Another 2 times the reviewer questioned the accuracy of the coords based on the map and you then fixed them before publication.

 

I don't see any issues with the reviews here. You seemed upset about the cache near a house. You have to remember that reviewers do not go out and visit the cache sites, they rely on multiple map sources to see where the caches are. If there is something questionable, they are going to ask you about it.

Edited by Sapience Trek
Link to comment

local geocachers also tell me that some COs are "preferred" and that is where this question stems from.

 

:rolleyes: OK, then I'd have to say your "local" is either pulling your leg or has an active imagination. I don't expect you to defend that statement, so it might be best to invite this "local" of yours to explain what they mean.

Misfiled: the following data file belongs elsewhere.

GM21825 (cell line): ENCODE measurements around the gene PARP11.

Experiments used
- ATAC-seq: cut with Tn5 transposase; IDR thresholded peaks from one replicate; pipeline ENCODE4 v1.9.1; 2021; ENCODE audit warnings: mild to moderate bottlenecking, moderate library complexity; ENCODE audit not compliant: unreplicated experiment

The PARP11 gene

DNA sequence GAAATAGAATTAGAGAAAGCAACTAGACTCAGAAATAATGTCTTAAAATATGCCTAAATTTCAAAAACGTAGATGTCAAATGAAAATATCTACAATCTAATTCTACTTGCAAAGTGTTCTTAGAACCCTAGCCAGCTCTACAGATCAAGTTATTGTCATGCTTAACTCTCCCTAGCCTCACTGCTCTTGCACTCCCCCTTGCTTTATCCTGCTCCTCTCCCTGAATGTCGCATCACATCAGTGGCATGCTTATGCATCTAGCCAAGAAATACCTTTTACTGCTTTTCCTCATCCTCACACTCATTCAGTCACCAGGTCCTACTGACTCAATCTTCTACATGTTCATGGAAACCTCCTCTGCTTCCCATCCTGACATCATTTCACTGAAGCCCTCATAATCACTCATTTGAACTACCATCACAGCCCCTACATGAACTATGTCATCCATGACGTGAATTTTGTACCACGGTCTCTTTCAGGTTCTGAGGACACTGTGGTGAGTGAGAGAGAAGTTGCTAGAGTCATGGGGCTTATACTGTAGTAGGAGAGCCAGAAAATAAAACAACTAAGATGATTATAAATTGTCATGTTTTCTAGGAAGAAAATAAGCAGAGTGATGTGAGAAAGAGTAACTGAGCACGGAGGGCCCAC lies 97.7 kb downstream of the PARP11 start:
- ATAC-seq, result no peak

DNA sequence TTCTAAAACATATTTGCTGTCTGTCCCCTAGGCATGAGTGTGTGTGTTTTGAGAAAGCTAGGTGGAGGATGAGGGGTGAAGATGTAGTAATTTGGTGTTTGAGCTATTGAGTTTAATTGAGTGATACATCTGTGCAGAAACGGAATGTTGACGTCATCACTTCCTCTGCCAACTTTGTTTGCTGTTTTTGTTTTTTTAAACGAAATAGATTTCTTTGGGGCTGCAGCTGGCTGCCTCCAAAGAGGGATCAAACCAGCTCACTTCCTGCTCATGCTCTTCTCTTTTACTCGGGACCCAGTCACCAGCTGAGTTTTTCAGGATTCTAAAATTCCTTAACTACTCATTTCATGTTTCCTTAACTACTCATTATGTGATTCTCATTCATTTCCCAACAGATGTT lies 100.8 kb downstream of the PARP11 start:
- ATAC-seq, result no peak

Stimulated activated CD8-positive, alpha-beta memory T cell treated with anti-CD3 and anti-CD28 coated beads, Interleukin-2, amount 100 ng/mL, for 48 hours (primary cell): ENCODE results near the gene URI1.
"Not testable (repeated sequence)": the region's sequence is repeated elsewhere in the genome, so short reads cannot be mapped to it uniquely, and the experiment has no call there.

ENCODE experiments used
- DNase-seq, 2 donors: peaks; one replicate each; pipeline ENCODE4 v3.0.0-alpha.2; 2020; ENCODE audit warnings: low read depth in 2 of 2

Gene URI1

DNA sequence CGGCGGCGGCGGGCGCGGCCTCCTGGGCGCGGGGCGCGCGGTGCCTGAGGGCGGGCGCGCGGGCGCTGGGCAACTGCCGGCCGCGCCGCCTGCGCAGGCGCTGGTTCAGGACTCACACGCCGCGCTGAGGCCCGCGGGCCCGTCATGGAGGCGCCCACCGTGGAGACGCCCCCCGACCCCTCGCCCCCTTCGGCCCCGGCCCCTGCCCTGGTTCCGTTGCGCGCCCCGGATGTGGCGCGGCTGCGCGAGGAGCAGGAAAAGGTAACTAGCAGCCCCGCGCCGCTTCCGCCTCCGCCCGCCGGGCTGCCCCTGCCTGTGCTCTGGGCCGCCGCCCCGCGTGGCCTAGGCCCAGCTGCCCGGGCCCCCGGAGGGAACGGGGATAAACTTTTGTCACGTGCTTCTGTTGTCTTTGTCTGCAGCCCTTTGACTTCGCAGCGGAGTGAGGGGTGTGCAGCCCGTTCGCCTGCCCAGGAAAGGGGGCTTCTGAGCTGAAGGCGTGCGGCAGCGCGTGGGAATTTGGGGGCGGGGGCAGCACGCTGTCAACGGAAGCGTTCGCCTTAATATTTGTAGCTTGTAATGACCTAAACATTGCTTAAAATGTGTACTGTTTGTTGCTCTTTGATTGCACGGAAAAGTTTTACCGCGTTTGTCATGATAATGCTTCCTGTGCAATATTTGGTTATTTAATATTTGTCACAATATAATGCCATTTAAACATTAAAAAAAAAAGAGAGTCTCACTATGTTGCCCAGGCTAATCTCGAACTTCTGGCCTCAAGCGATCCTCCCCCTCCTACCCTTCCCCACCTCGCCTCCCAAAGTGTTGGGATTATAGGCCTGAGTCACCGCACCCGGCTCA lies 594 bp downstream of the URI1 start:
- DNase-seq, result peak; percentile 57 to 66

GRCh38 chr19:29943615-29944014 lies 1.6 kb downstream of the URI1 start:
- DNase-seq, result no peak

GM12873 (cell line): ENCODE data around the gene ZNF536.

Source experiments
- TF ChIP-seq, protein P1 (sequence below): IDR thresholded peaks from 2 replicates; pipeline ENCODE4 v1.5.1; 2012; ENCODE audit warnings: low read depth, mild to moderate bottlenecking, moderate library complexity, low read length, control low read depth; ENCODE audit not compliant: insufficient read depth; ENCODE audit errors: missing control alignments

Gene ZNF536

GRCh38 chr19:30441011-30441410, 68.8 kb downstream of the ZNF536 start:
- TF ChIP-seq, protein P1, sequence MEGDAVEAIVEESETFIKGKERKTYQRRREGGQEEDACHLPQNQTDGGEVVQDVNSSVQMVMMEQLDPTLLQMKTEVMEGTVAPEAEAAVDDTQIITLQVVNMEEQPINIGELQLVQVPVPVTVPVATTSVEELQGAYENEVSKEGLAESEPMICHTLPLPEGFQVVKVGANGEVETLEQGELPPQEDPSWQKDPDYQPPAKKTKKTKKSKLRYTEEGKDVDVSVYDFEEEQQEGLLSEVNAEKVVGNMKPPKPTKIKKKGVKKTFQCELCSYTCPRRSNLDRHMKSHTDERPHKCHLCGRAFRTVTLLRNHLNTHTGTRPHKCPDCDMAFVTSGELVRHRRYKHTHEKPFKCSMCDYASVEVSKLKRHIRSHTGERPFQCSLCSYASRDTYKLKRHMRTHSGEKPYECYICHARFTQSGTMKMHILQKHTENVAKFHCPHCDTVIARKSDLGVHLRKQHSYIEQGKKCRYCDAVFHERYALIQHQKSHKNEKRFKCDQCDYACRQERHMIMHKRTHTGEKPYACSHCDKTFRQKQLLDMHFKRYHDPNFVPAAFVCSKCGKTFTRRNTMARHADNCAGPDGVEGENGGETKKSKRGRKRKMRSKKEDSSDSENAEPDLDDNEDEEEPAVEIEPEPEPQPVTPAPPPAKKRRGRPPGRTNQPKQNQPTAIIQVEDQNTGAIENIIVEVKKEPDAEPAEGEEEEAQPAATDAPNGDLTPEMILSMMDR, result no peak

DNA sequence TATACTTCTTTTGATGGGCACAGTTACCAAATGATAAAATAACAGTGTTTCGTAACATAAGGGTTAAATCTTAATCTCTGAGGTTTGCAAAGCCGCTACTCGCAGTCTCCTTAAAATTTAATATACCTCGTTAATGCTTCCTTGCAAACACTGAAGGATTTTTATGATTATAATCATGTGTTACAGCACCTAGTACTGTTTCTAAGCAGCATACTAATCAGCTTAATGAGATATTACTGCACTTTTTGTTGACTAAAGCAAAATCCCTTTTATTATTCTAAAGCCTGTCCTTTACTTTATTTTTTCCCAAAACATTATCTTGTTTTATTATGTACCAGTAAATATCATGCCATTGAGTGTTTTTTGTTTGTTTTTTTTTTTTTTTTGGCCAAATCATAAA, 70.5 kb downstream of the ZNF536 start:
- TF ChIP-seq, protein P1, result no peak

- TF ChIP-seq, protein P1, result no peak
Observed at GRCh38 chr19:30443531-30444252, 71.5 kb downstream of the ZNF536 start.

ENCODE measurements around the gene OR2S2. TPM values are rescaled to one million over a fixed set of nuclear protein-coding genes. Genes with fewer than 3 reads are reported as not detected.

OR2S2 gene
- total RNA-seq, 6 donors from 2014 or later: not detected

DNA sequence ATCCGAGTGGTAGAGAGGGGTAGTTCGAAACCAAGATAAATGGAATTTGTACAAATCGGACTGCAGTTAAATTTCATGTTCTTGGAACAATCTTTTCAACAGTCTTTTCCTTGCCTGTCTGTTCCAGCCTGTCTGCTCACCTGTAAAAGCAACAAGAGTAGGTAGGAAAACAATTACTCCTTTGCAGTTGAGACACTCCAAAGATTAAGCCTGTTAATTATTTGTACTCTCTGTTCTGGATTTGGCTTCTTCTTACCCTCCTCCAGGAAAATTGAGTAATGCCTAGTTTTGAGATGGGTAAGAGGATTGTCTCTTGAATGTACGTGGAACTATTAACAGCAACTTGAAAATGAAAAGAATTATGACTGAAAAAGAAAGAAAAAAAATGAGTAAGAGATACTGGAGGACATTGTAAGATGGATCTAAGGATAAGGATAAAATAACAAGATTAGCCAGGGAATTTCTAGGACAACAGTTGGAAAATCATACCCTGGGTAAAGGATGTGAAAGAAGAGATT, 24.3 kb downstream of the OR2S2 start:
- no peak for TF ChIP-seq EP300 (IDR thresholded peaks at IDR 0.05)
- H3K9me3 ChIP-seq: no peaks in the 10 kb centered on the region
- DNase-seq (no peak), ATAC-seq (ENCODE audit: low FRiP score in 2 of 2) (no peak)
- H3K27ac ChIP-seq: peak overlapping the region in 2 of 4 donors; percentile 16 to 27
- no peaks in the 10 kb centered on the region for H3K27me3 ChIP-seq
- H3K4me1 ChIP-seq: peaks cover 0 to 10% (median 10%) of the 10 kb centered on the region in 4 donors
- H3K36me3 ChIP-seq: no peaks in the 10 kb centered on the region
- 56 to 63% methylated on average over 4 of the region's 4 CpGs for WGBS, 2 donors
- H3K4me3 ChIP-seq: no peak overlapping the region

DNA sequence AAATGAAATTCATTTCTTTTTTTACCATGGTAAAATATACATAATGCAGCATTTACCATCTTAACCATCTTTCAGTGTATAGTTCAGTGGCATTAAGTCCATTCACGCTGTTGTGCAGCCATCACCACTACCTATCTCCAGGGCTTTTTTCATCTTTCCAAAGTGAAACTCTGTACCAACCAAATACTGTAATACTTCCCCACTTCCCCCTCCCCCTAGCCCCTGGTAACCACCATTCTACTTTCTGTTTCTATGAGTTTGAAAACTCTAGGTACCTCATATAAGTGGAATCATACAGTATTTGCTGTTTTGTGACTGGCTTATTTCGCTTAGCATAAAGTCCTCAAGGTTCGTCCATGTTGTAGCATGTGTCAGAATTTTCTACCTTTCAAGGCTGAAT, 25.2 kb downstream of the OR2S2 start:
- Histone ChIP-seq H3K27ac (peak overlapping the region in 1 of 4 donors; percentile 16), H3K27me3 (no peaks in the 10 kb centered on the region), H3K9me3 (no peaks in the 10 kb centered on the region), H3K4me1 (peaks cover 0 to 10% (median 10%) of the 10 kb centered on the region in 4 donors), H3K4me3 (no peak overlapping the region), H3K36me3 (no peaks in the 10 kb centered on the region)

For me, the notion that there is some "preferred" status will get filed in the same category as "...some Reviewers are dogs", and that HQ Servers are powered by hamsters (i.e. Urban myth).

Link to comment

Like Sapience Trek, I also looked through all of your prior hides. About 18 of them were published on the day submitted or the next day after submission, by several different reviewers, without any comments from you or any questions from the reviewer.

 

I would not have published ANY of your caches without first receiving a summary of how the cache is hidden, and what container was used.

 

Therefore, I'd conclude that you are already a preferred cache hider with your local reviewers! (Seriously, there is no such thing, formally or informally.)

 

Clearly, you are overreacting to an innocent question about the coordinate location relative to what the reviewer saw on the map. Twice this past week alone, I've caught mistakes made by cache owners when entering their coordinates. They thanked me profusely for catching their innocent mistakes. Here's one example of a better reaction to a reviewer who questions your coordinates: